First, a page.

The first 3 days of Learning PowerShell 3.0 In A Month Of Lunches

If you didn’t catch it, I posted about getting more in depth with PowerShell a couple weeks ago. I am using the excellent book by Don Jones and Jeffrey Hicks “Learning PowerShell 3.0 In A Month Of Lunches

Below is a summary of the first 5 days of lunches with the book


Day 1 – Get PowerShell installed and configured -

I actually already had this in place since I was already doing a few things with Windows Azure PowerShell.  I am also running Windows 8.1 on the machine I am using at home so that machine uses PowerShell 4.0 vs PowerShell 3.0 which the book is based on. The same goes for the Windows Azure based PowerShell lab I built. I am using Windows Server 2012 R2 VM’s which also use PowerShell 4.0 by default.

I learned to check the version of PowerShell using the $PSVersionTable variable.


I also already had PowerShell ISE (Integrated Scripting Environment) installed on my Windows 8.1 home machine because of other work. Also, PowerShell ISE was installed by default on my Windows Server 2012 R2 VM’s.



Day 2 – Choose the shell to use

For the little bit of PowerShell I have done, it has mostly been through the basic PowerShell console. I discovered ISE much later and by the time I did, I realized I was doing mostly basic commands. For quick commands I prefer to use the PowerShell Console. If I am going to write and debug a script, I prefer ISE. Keep in mind though that on a Windows Server Core install (with no GUI), your only option is the basic PowerShell console. PowerShell ISE cannot be installed to a GUI-less install of Windows Server.

I will say this for the ISE console, I like the color separation it provides even when typing commands for immediate execution. The visual cues really help me with syntax. This is just one of the many features of IntelliSense.

I also learned there are some other 3rd party PowerShell editors. For now I am going to stick with ISE, but I plan on checking out the others as time goes by.


Day 3 – Finding and Getting Help

One of the great things about PowerShell is the integrated help environment. It is entirely possible to teach yourself how to use PowerShell by using only the integrated help. The level of documentation including syntax and samples in remarkable. When I was in my early 20’s, this is probably exactly what I would have done. Now that I can see 50 peaking around the corner, I need a little more structure just to keep me on track. Thus the reason I am using the #MonthOfLunches book.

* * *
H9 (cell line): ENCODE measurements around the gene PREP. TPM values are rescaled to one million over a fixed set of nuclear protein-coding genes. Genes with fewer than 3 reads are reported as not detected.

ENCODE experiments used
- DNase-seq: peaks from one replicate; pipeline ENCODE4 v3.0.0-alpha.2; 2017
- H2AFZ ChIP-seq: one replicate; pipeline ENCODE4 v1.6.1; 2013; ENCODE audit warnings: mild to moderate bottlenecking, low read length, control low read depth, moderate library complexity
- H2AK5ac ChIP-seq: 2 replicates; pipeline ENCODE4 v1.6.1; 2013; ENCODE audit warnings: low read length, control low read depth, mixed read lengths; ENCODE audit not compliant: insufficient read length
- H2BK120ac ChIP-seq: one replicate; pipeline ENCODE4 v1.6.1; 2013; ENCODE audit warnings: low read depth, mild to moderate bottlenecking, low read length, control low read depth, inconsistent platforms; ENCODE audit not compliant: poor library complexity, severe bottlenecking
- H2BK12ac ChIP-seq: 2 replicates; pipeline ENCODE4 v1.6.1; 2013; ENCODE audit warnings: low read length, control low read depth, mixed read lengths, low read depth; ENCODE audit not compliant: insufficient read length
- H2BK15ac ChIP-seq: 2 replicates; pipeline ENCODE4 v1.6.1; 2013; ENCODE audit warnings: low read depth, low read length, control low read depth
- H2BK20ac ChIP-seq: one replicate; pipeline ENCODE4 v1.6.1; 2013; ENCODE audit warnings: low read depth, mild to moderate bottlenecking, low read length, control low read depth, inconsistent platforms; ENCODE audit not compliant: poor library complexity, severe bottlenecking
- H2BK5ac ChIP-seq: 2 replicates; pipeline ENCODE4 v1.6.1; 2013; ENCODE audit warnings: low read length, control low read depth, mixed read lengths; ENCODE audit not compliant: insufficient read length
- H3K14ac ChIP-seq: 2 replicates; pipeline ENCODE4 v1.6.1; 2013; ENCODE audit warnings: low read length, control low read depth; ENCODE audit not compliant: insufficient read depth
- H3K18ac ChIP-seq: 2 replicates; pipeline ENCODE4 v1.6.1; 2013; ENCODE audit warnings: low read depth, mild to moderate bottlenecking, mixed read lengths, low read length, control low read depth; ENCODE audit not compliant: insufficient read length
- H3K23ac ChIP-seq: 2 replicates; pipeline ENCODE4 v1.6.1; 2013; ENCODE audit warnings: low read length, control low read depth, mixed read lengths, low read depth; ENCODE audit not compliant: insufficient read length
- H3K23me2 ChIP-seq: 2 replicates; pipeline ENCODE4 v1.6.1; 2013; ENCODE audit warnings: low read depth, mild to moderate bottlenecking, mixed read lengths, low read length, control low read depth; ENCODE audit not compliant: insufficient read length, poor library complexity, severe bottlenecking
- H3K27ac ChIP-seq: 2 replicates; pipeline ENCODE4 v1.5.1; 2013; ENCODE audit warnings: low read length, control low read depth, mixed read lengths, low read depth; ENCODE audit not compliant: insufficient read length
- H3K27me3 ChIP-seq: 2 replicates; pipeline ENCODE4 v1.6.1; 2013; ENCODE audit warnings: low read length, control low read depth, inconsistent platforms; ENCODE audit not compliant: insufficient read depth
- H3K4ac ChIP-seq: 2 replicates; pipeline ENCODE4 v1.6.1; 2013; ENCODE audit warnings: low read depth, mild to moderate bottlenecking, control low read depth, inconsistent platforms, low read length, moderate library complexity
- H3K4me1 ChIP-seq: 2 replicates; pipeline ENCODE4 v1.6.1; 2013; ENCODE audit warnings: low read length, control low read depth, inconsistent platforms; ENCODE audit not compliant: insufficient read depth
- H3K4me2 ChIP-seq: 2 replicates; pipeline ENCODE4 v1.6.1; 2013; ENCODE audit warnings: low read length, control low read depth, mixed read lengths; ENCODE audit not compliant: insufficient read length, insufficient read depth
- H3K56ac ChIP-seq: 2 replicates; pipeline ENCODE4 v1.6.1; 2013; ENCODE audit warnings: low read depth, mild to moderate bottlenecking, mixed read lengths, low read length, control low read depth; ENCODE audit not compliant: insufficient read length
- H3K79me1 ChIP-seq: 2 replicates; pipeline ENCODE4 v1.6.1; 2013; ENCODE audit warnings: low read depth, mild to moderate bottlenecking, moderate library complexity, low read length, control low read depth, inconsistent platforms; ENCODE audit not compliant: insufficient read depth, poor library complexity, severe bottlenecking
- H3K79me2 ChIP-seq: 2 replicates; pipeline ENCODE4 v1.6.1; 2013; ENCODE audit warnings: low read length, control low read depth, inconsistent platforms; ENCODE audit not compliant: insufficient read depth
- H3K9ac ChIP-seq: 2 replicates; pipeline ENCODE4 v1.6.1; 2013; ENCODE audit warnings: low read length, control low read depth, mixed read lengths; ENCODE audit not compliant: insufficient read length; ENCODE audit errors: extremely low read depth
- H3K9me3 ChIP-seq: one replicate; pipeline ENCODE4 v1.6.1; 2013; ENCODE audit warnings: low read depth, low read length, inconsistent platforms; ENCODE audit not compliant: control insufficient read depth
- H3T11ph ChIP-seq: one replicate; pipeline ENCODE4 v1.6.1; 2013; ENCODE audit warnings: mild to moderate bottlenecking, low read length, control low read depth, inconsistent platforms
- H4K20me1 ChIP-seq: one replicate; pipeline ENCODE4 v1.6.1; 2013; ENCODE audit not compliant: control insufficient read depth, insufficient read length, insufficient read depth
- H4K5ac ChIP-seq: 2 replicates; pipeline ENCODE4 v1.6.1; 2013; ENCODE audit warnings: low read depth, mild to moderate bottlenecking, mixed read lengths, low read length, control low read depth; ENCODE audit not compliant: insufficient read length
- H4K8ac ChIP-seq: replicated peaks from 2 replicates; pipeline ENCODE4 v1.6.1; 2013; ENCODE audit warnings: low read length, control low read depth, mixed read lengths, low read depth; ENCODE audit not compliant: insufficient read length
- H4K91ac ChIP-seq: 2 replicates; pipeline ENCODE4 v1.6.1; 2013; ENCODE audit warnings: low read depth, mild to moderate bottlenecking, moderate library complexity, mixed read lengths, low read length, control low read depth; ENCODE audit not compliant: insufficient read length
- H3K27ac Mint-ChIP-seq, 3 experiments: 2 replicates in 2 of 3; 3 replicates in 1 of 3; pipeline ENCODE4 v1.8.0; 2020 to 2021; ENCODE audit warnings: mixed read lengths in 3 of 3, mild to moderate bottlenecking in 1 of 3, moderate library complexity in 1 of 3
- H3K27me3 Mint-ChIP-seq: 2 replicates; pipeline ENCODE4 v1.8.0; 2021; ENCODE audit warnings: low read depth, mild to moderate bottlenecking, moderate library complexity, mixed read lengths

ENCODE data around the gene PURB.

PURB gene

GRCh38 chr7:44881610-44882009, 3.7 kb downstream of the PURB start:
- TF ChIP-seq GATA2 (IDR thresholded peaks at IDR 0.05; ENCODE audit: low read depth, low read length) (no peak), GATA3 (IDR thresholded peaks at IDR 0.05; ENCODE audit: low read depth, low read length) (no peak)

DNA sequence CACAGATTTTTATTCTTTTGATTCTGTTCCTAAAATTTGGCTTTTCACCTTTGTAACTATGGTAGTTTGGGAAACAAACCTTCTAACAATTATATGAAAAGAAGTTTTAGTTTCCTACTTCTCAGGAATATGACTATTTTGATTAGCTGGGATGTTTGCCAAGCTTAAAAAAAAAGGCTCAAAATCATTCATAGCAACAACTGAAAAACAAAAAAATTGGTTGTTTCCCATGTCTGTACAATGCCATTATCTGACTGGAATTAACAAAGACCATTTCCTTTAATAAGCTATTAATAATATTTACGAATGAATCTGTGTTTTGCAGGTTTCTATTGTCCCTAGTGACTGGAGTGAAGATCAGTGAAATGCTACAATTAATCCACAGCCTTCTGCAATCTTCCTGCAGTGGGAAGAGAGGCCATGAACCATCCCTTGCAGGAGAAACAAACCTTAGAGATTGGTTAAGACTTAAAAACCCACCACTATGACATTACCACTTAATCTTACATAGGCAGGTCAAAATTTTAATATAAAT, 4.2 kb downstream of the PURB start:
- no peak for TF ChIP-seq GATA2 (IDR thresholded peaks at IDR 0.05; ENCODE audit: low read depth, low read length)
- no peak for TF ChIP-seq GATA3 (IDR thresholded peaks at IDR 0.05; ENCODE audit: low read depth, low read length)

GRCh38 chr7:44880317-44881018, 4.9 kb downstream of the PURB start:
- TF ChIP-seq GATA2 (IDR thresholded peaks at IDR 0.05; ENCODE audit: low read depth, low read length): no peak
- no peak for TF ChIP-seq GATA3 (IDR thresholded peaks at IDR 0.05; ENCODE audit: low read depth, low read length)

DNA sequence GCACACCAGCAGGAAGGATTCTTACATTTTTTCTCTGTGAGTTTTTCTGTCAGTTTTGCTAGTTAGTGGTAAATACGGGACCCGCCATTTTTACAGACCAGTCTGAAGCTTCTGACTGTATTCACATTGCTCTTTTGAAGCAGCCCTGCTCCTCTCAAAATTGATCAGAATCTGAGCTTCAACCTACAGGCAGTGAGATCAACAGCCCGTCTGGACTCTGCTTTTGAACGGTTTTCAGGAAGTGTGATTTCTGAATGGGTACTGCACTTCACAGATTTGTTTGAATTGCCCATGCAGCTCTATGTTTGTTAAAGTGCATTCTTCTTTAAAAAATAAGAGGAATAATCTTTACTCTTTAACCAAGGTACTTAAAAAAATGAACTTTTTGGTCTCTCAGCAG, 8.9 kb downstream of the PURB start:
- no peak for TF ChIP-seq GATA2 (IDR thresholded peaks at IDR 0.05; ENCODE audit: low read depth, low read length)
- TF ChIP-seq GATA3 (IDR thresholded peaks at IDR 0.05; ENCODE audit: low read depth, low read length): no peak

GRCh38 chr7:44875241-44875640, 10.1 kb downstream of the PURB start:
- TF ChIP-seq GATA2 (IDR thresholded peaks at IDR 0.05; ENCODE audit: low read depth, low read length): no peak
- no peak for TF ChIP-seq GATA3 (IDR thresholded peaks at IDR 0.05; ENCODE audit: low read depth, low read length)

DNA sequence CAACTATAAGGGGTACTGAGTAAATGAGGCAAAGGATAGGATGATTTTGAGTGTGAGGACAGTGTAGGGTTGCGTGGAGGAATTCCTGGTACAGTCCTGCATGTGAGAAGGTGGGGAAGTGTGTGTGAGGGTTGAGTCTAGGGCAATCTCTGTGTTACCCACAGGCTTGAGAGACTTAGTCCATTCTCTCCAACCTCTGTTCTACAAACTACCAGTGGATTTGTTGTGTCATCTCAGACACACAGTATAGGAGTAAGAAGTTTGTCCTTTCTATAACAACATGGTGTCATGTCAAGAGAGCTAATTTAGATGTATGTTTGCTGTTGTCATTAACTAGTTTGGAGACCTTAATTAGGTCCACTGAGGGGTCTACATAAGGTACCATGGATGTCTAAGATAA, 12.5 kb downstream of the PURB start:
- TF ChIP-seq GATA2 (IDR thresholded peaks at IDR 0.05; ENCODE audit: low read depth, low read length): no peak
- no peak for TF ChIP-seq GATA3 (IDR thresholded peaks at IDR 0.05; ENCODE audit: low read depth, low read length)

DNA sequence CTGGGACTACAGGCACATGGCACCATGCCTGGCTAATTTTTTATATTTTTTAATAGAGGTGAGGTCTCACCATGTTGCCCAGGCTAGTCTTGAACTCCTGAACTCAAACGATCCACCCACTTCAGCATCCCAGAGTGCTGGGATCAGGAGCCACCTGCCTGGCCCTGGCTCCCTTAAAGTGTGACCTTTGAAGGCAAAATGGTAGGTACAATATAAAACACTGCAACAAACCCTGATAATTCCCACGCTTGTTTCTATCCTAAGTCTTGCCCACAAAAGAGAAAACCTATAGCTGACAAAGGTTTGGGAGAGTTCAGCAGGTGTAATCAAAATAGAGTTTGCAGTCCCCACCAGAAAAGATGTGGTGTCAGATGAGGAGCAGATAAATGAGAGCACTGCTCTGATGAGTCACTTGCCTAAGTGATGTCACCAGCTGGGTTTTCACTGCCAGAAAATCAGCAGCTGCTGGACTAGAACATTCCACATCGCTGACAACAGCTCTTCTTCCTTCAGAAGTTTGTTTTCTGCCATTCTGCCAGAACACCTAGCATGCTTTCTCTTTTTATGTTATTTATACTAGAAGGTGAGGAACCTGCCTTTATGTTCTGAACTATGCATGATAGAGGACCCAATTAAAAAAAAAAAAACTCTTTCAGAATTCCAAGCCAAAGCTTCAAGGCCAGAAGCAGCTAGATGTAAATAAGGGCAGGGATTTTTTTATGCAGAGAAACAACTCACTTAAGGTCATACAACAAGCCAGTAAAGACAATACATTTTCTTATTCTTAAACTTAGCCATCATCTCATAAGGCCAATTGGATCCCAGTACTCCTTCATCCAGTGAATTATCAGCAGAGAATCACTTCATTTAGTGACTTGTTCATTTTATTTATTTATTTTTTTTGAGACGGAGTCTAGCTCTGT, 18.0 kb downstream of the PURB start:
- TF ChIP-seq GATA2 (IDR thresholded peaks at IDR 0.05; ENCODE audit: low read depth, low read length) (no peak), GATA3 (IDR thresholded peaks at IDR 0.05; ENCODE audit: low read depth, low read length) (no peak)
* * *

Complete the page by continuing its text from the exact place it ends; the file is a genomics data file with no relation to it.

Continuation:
This entire day/chapter is dedicated to exploring the help system. I would argue that this chapter makes for an extended lunch simply because of the amount of documentation there is to explore. It is easy to lose yourself in all of the commands.

I already new how to update the Help system using Update-Help so I updated all of my systems very quickly.

I was not aware of the recommendation to update help once a month or so. It never occurred to me that Microsoft might update PowerShell help that often, but in retrospect, the emphasis on PowerShell administration we see in every aspect of Windows makes sense. I know I won’t remember to update help manually, so I used ISE to save a script called UPDATEPSHELP.PS1 that contains only the Update-Help command. I then used Task Scheduler to set that script to run once a week early on Wednesday mornings. This way, if anything gets updated as a result of a patch-Tuesday, I get back in synch no more than 24 hours later.

I learned about Parameter Sets, what is optional vs mandatory as well as what can be abbreviated. For now, I will be typing (or tabbing) everything out just so I can make things stick in my head. It will be much easier for me to figure out what I have done if I have it as well documented as possible which means spelling everything out and not dropping optional features unless absolutely necessary.

I learned about a whole set of aliases that speed up writing commands and scripts – Get-Alias


Tomorrow, I will post a summary of day 4 alone. This chapter dives into running commands and I feel it deserves it’s own summary since this is the heart of what we are trying to get to.



Comments (2)

  1. Nab says:

    Cheers, you are not alone in your journey ! This is an awesome book for IT pro like me who have zero knowledge in software development and almost zero knowledge in scripting 🙂

  2. Chris E. Avis says:

    I am really enjoying it so far. PowerShell is one of many items I have wanted to take more seriously. Not always easy when I am not an everyday IT Admin. So much of what I do is just book knowledge and PowerShell is one of those things that you will only become proficient at with regular use.

    My plan is to use this as a base for performing more and more of my day-to-day admin on my small home network using PowerShell when possible. I also want to leverage PowerShell for managing what I have in Azure IaaS.


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